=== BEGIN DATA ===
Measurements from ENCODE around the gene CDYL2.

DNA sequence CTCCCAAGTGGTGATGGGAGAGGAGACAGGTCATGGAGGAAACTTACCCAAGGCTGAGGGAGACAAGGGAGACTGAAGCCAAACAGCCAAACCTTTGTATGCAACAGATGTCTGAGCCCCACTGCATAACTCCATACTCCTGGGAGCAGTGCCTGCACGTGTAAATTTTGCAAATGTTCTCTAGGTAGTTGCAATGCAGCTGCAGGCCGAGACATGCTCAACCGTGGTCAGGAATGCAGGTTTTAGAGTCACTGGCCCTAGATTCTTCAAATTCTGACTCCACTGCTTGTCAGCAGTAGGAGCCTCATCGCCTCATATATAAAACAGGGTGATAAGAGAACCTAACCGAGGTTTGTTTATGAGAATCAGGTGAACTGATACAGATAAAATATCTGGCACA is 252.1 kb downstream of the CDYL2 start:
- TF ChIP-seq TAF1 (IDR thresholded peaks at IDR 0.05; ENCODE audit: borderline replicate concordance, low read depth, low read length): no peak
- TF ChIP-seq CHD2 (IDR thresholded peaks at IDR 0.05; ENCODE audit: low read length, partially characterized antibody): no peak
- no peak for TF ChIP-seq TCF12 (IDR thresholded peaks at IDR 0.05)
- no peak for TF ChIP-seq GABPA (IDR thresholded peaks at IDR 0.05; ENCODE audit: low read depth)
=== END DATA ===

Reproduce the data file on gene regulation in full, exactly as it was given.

Measurements from ENCODE around the gene CDYL2.

DNA sequence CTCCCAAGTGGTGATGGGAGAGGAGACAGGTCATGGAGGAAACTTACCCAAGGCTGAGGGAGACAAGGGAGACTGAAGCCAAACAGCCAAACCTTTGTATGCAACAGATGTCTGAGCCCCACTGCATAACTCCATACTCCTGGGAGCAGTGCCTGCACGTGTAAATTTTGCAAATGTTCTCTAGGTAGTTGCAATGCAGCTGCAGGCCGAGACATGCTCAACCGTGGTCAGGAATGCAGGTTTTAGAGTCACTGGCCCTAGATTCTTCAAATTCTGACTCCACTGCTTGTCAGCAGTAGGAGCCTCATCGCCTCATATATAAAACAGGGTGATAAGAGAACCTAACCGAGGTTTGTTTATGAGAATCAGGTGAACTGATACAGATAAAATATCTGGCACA is 252.1 kb downstream of the CDYL2 start:
- TF ChIP-seq TAF1 (IDR thresholded peaks at IDR 0.05; ENCODE audit: borderline replicate concordance, low read depth, low read length): no peak
- TF ChIP-seq CHD2 (IDR thresholded peaks at IDR 0.05; ENCODE audit: low read length, partially characterized antibody): no peak
- no peak for TF ChIP-seq TCF12 (IDR thresholded peaks at IDR 0.05)
- no peak for TF ChIP-seq GABPA (IDR thresholded peaks at IDR 0.05; ENCODE audit: low read depth)